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Hosted by Professor Kevin Talbot



This seminar is intended for the personnel and students at the University of Oxford and the Oxford University Hospitals Foundation Trust.

Online Seminar – please register for the Zoom event



Over the last 5 years, three gene targeting therapeutics have been approved for patients with SMA.  Despite distinct routes of administration and biodistributions, all show substantially greater efficacy when delivered very early.  In order to characterize the mechanisms that may underlie this optimal therapeutic window, we examined SMA and age-matched control human tissues collected during expedited autopsies.  We observed high survival motor neuron (SMN) protein expression levels during fetal stages of development that decreased perinatally suggesting a particular requirement for SMN during prenatal development.  Parallel histological characterization of motor neuron axons in human and SMA mouse ventral roots indicated that impairments of motor axon radial growth and Schwann ensheathment began in utero and were followed by rapid degeneration postnatally.  In SMA mice, in utero treatment with small molecule SMN2 splice modifiers was required to more fully restore motor axonal maturation programs and prevent axon degeneration.  Together these studies provide a cellular basis for the fulminant worsening of infantile onset SMA patients and emphasize that minimizing neonatal treatment delay is essential to achieve optimal outcomes.  These studies also provide a rationale for exploring fetal treatment of patients with the most severe forms of SMA.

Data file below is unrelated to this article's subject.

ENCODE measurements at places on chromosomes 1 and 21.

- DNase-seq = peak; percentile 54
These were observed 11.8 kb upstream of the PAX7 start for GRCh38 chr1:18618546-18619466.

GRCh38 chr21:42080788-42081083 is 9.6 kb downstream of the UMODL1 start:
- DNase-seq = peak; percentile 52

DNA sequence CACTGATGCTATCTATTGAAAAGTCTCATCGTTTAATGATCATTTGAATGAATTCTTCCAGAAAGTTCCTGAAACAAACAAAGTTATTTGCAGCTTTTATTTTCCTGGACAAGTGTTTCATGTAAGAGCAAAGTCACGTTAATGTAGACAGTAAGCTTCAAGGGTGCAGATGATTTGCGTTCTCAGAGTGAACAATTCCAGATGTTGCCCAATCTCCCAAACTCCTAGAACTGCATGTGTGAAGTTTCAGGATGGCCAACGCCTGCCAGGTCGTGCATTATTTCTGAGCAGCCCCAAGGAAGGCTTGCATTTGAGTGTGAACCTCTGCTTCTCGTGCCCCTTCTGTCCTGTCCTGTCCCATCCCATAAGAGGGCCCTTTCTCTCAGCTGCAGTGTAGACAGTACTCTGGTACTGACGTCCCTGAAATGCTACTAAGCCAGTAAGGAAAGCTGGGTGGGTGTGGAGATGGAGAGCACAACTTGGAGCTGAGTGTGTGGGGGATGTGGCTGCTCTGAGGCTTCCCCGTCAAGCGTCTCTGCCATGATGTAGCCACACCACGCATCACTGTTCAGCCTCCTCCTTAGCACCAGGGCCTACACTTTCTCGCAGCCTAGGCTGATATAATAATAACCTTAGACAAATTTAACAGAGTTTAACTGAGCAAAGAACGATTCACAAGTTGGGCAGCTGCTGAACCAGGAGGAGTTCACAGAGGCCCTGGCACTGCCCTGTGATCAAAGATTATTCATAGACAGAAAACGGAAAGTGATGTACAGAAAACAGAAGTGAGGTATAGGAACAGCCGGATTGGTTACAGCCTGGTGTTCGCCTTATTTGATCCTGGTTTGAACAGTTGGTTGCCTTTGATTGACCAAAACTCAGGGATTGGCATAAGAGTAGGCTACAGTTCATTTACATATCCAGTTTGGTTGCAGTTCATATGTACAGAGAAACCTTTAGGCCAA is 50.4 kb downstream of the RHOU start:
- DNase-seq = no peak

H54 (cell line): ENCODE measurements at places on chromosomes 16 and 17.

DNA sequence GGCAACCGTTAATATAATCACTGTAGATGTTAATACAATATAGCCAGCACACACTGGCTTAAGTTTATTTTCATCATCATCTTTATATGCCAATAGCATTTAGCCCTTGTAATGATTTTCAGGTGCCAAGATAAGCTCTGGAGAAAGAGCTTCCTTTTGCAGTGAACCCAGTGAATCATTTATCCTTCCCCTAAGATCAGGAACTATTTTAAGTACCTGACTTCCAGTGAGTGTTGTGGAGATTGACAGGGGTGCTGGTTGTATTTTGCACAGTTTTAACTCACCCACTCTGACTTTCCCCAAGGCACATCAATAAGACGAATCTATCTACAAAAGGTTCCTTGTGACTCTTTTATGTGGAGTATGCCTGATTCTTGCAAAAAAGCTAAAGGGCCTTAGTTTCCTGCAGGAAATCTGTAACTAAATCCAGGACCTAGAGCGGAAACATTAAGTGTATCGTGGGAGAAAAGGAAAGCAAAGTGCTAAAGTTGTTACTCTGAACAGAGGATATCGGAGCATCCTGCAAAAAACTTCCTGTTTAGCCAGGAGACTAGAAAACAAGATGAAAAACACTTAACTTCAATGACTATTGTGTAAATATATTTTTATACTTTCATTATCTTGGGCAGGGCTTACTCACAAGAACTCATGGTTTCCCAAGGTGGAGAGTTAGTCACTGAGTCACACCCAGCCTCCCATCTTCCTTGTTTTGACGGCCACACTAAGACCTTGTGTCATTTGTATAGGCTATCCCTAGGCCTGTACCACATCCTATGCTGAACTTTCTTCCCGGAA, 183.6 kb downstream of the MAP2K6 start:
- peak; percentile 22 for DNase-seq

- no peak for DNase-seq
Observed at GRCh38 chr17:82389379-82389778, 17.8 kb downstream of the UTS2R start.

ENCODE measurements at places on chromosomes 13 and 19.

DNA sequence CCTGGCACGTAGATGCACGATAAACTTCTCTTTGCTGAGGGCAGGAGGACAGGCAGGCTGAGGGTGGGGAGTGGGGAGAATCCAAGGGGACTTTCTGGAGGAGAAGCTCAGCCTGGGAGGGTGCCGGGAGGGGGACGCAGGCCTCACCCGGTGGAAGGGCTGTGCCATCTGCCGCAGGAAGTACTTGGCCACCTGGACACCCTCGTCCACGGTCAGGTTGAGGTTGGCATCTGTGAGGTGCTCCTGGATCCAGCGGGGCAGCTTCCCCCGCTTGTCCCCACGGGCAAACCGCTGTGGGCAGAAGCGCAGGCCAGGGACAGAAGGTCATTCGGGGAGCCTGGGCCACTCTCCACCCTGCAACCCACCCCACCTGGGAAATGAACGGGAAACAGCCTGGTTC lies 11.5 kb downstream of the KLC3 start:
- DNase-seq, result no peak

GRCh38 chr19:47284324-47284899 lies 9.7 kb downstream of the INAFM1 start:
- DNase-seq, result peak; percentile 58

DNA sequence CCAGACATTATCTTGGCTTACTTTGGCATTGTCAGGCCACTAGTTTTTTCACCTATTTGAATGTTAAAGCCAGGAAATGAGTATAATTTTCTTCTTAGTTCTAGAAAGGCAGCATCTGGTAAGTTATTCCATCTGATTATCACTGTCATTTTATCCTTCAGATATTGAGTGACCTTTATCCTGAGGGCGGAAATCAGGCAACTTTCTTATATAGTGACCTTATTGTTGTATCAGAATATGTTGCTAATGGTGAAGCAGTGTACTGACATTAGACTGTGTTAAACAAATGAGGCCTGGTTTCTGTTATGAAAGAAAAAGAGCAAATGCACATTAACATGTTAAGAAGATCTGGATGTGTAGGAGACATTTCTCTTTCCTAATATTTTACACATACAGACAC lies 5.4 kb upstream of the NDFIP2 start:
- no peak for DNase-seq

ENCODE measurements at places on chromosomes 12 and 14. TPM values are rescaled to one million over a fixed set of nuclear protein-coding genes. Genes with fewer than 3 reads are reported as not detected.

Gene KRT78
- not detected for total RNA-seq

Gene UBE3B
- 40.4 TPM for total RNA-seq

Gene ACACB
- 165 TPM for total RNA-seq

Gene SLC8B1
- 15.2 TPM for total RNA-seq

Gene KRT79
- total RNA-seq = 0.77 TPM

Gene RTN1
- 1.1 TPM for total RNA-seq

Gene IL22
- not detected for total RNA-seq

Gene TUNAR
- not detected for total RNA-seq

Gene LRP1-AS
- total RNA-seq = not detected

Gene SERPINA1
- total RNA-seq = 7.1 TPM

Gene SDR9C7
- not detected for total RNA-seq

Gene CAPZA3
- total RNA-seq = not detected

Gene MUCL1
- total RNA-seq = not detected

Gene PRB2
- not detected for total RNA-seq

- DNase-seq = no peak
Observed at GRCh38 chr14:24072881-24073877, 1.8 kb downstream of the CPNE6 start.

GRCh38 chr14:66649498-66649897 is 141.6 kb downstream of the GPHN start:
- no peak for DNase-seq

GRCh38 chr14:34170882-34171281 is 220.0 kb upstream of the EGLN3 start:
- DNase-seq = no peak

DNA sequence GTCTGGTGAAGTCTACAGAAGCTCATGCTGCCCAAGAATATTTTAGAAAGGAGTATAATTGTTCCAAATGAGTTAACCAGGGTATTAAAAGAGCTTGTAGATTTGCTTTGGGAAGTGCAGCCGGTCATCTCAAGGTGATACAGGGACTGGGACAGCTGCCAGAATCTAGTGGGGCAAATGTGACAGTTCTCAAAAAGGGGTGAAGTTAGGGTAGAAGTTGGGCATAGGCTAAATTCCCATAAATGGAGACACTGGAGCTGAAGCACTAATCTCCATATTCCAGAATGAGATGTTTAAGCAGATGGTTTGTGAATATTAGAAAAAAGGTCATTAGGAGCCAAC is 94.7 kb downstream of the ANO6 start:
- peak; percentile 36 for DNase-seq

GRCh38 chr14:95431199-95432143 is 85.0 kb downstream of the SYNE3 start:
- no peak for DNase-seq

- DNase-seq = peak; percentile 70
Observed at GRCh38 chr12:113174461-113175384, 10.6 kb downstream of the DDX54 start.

Charlotte graduated with a bachelor of arts in ecology and evolutionary biology from Princeton University. She attained her medical degree from Perelman School of Medicine at the University of Pennsylvania and was an intern in internal medicine at University of California, San Francisco where she completed her residency in neurology. She further completed a fellowship in neuromuscular disease at John Hopkins School of Medicine, followed by a fellowship in neurogenetics in Kenneth Fischbeck’s lab at the National Institute of Neurological Disorders and Stroke. Charlotte joined the faculty at John Hopkins University as an assistant professor of neurology and later became co-director of the Charcot Marie Tooth Disease Clinic. In 2011, Charlotte became associate professor of neurology and neuroscience, and is currently professor of neurology at Johns Hopkins University since 2019.